If you get into an accident outside of your state of residency, your insurance claim will be different. Whether you’re involved in an accident minutes away from your home or you’re across the country, there are several critical steps you need to take in the first moments and days following the accident.
These steps include calling the police; seeking medical attention; taking pictures of the scene; getting contact information for witnesses; and notifying your insurance company. Also, never admit fault and let the police decide who gets the ticket. Or if the police were not involved let the insurance adjusters determine who is at fault. If you admit fault, regardless of if you do receive the ticket or not, your insurance premium will automatically increase.
Every state in the U.S. has its own policies and procedures regarding insurance, coverage limits, and tort thresholds. As far as insurance coverage goes, typically auto policies extend coverage to all areas within the U.S.. These areas also include U.S. territories and Canadian provinces and territories. As long as you are in these covered locations, you should still receive insurance coverage. Since auto insurance extends past state lines, reporting out-of-town accidents to your insurance company should have a similar process. After calling your insurance company, they may assign you an adjuster from either your hometown or the area where the accident occurred, depending on the company’s policies.
Even if your accident occurs hundreds of miles from home, your insurance company can provide information regarding their resources. Each insurance company has its own network of towing companies, mechanics, and insurance adjusters. As long as you have sufficient auto insurance and your claim falls within the guidelines of your policy you shouldn’t have any trouble receiving compensation regardless of where you are. If you are denied coverage, unreasonably, you may need to contact an insurance bad faith attorney to find out why.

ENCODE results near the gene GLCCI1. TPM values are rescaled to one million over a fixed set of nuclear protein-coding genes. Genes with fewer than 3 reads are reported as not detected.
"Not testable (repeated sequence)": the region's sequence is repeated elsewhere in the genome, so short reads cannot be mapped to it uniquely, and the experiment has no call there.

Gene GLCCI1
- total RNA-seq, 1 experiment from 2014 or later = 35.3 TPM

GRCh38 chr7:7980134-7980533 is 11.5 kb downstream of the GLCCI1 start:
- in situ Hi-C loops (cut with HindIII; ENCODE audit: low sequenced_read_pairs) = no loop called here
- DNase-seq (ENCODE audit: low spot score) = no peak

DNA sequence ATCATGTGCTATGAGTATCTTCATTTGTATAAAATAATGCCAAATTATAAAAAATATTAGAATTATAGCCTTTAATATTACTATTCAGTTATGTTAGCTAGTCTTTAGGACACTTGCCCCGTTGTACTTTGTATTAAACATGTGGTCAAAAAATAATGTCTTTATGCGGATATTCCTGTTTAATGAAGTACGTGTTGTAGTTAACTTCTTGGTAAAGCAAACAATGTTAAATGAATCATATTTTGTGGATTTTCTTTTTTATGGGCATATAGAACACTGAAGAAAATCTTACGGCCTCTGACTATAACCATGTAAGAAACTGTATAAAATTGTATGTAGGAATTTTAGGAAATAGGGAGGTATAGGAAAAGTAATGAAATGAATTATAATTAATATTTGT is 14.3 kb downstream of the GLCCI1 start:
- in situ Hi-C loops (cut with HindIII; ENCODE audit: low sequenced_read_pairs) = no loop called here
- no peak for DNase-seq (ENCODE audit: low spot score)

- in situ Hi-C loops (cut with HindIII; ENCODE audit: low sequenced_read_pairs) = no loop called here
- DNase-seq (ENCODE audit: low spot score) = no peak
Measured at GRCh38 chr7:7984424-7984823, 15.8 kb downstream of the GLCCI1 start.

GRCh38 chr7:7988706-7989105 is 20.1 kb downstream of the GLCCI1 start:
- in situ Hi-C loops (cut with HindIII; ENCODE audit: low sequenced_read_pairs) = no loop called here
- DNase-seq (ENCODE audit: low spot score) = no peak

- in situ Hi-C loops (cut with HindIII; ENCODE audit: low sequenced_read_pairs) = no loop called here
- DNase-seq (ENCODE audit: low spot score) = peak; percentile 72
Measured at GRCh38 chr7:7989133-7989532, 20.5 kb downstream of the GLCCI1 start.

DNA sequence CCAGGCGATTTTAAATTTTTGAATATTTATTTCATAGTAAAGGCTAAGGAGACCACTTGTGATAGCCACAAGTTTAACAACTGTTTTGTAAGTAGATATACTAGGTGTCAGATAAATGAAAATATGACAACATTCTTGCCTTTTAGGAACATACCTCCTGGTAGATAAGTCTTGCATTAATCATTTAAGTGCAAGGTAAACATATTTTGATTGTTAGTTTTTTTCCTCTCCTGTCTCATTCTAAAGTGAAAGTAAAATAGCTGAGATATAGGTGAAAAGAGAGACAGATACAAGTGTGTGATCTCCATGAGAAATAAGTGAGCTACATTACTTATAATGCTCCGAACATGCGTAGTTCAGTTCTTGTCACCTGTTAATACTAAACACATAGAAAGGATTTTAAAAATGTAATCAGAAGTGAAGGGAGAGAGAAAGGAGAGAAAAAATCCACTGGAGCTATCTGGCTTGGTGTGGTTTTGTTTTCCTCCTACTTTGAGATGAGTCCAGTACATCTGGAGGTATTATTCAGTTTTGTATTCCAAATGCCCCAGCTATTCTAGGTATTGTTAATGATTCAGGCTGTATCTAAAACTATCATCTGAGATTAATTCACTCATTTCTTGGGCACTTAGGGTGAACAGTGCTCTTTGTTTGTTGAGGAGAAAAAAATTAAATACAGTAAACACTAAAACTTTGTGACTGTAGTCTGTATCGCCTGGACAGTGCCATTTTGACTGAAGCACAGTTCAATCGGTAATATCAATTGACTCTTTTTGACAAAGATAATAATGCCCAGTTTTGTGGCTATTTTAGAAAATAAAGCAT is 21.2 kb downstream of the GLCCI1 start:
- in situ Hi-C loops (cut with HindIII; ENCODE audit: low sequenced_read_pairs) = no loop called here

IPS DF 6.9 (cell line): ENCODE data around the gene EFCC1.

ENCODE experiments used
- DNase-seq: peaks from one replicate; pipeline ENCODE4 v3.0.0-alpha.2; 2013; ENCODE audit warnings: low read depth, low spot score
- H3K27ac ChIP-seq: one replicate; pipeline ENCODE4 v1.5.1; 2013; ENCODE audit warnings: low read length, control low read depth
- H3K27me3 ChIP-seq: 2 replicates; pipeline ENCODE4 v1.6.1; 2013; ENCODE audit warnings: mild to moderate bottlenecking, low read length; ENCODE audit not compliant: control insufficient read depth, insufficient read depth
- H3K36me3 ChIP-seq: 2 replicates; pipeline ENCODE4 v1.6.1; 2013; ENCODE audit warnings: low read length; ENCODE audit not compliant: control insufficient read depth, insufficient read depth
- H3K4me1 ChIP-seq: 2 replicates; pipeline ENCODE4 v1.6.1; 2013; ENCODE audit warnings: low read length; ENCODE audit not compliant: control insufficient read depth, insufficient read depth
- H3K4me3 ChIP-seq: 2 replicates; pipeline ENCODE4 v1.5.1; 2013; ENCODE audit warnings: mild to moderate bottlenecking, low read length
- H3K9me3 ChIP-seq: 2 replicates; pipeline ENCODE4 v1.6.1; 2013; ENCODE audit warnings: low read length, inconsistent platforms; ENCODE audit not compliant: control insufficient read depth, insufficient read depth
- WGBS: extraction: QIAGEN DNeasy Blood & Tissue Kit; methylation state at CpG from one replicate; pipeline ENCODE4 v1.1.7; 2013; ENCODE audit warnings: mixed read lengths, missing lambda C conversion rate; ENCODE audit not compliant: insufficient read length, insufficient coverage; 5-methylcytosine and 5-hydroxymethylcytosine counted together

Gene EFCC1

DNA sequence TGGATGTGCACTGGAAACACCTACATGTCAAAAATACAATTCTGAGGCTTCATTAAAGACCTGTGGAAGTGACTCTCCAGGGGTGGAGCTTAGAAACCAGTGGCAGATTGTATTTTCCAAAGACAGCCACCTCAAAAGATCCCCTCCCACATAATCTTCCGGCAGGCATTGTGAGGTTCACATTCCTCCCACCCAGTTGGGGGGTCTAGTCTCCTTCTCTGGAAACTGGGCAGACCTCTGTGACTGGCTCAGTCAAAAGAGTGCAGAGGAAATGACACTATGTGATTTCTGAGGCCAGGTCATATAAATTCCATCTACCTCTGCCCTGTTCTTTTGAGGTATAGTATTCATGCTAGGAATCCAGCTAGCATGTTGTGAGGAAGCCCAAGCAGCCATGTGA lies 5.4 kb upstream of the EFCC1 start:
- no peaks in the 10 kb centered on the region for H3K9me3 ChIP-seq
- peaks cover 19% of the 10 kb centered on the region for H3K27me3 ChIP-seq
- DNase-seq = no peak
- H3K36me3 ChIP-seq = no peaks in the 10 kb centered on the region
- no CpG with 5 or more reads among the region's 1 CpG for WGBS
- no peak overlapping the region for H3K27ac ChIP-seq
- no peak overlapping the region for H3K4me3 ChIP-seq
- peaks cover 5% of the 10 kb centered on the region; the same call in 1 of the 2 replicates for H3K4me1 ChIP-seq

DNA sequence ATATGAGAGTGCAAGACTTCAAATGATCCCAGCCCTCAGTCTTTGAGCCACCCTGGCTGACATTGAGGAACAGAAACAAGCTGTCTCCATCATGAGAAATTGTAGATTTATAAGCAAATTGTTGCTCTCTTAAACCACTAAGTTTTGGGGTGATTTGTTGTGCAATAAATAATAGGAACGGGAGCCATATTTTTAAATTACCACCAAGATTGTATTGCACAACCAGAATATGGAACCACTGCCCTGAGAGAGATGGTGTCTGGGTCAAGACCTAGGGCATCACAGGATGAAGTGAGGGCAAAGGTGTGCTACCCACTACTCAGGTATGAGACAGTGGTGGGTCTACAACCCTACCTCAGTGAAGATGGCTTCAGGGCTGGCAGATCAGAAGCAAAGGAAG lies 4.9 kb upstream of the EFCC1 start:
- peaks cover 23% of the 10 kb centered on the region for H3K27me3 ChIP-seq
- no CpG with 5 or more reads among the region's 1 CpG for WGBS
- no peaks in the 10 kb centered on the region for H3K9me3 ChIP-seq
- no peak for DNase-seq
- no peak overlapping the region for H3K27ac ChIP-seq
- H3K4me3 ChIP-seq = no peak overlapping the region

Your auto accident case will be subject to the statute of limitations set by the state where the accident occurred. Make sure to look up these limitations as soon as possible. Deadlines regarding claim submissions and accident documentation differ.
In the case where neither party in a personal injury case share a home state, diversity jurisdiction falls under the control of federal courts, these cases specifically cover personal injury cases in which the value exceeds $75,000.
What is Different in a Multi-State Personal Injury Case?
When you have an accident in your home state, the plaintiff and defendant settle their case in a single jurisdiction. A multi-state case is more complicated. You have to deal with both your health and auto insurance companies reimbursing you for claims starting in a different state. One would think that you could file where you lived but states have sovereign power and they have claim over jurisdiction over controversies such as auto accidents that occur in their state.
In a multi-state case, you’ll have to file your claim in and hire an attorney from that state. An attorney from your home state will be well versed in their state and national laws; however, they will not be knowledgeable in law for other states.
The main difference between normal and multi-state cases is that every few months, you may need to return to the state where the accident occurred. During this trip, you’ll have a few meetings with your attorney and possibly a doctor’s appointment. Additionally, having to hire an attorney from the state of the accident rather than your home state.
Were you or someone you know involved in a recent auto accident? Call Auto Accident Care Network now at 801-683-1948 to connect with a live care advocate. Our team at AACN can connect you to trusted attorneys and doctors to schedule a free legal consultation, a free thirty-minute massage, and a no-cost medical exam!
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